The filibuster of Chuck Hagel's confirmation for secretary of defense by Senate Republicans is not about his qualifications. Hagel is a decorated Vietnam veteran and a former moderate Republican senator from Nebraska who has the experience and ability to lead the Pentagon. Hagel's nomination is being held up to settle old political scores. That might sound like a typical day in Congress, but it is has never before happened that a presidential pick for defense secretary has been filibustered. Without any good reason except a vague "what's the rush?" Senate Republicans are standing in the way of the president assembling his national security team.
Hagel is taking a beating from his former Republican colleagues because of his willingness in the past to be an independent voice on issues such as when to leave Iraq and how to handle Iran's nuclear ambitions. Sen. John McCain, one of Hagel's chief antagonists, told Fox News that there is a lot of lingering "ill will" toward Hagel because of the way he turned against President George W. Bush and his party over the Iraq War. Hagel urged a withdrawal from the conflict and opposed the surge in troop levels. Hagel has been sensibly cautious about committing American troops to battle and keeping them in harm's way if it serves administration and military egos over America's strategic interests. That quality is commendable.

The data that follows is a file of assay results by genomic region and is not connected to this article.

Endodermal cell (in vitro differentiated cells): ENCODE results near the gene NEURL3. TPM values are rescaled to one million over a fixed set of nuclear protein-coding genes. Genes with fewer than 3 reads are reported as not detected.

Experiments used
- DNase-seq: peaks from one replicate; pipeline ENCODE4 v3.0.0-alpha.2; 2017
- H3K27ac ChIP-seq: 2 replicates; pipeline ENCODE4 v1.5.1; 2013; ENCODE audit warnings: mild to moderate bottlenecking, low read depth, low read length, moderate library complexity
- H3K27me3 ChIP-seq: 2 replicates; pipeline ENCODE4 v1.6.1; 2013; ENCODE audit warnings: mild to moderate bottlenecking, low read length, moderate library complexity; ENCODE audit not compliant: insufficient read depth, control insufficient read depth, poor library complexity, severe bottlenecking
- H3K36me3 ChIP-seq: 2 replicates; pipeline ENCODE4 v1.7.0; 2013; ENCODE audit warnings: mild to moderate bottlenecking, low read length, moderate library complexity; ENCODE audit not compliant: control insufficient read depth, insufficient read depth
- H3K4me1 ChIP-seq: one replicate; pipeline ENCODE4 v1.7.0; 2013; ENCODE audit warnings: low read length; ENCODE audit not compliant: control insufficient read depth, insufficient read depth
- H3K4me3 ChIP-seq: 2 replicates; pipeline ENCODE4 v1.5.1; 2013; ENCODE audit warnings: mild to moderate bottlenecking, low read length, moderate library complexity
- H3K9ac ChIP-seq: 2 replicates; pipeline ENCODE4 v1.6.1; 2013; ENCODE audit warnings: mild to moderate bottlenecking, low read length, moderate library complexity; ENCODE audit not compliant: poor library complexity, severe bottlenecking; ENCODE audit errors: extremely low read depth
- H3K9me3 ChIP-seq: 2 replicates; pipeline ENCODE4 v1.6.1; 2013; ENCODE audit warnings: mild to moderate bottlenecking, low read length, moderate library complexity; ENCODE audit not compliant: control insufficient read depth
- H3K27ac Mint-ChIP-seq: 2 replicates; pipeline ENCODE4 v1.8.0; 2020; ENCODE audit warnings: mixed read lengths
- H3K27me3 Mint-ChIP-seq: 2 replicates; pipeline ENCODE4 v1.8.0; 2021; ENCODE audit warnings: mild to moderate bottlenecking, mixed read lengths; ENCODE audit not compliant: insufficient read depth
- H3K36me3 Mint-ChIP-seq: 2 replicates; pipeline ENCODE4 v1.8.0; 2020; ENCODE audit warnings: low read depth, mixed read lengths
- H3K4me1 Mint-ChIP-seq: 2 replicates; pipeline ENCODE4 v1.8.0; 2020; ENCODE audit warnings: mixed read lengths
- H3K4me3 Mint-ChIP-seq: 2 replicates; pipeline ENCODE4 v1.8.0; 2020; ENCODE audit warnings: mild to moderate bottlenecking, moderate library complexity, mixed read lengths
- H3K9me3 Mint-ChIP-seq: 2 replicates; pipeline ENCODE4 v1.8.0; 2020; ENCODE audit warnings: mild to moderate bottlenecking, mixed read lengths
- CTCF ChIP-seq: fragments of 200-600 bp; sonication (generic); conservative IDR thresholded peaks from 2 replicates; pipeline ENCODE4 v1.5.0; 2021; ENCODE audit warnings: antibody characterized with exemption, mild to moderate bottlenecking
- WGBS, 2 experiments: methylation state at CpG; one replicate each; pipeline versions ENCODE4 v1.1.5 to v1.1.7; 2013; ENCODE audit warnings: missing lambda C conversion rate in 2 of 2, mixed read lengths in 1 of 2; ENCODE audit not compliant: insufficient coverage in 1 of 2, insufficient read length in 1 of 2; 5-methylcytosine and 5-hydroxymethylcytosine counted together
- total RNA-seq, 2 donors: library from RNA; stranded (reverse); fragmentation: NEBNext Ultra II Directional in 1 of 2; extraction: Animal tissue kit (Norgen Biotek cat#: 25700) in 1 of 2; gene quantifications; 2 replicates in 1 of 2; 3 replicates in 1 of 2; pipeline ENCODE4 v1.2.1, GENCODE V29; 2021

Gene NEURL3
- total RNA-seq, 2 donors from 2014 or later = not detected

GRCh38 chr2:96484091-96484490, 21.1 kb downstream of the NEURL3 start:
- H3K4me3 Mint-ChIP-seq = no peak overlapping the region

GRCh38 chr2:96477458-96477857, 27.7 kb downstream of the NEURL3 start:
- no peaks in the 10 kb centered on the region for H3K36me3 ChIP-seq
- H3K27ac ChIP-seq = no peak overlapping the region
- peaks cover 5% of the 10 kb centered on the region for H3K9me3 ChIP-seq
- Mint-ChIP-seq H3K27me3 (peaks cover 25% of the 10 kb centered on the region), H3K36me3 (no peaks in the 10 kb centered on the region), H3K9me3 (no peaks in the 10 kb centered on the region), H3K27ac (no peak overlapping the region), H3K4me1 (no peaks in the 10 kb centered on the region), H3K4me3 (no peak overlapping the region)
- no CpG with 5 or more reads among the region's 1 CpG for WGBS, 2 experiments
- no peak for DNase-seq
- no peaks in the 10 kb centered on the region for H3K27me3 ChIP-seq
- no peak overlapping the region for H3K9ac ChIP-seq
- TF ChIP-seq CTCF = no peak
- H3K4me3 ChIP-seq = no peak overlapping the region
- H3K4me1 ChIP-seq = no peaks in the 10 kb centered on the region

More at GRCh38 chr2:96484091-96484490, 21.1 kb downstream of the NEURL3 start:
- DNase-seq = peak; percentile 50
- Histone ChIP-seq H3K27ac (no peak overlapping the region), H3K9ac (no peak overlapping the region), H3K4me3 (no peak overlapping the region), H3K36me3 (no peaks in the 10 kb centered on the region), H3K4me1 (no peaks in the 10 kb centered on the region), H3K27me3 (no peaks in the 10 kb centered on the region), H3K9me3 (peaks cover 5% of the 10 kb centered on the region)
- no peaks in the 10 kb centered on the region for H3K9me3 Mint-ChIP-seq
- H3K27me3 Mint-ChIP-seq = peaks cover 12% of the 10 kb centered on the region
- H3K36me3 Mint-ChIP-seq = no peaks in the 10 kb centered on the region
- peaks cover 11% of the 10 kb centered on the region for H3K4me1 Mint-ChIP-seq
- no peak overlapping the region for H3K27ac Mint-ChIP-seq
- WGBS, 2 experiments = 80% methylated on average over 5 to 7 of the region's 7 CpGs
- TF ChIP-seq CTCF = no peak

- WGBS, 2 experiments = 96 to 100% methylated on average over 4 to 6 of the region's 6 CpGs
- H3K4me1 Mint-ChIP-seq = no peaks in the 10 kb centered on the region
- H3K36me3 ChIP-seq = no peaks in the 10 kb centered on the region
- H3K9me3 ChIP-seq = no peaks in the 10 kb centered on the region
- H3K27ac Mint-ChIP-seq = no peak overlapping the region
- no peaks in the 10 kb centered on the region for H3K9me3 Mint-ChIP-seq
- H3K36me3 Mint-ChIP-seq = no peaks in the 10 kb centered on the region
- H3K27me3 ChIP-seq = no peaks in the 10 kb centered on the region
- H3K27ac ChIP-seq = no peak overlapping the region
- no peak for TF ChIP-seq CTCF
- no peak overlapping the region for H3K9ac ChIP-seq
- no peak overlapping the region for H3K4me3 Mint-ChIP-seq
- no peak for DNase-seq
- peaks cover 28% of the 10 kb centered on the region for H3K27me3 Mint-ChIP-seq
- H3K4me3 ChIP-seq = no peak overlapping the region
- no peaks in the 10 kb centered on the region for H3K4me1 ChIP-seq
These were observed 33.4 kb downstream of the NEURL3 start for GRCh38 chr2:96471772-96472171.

Republicans succeeded in putting off Hagel's confirmation for 10 days after a vote to end debate on his nomination failed 58-40. Only four courageous Republican senators — Thad Cochran of Mississippi, Susan Collins of Maine, Mike Johanns of Nebraska and Lisa Murkowski of Alaska — sided with Democrats to end debate, not enough to make up the 60 votes needed to break the Republican filibuster.
The delay on Hagel's posting is irresponsible and widens the partisan divide. A steady presence at the helm of the Pentagon is needed now. The Defense Department is facing deep automatic spending cuts if the sequester is not averted. And this is on top of the winding down of the war in Afghanistan and the ongoing issues in Iran, Syria and other hot spots.
Hagel is a well known to the Senate, having served there from 1997 to 2009. During his confirmation hearing he allayed concerns by expressing his firm commitment to Israel's safety and security, agreeing with administration policy that Iran cannot be allowed to obtain nuclear weapons, and supporting equal treatment of gays in the military.
The Republican filibuster is one more partisan line crossed that makes the Senate even less functional and raises questions about the minority party's willingness to be a partner in governing the nation.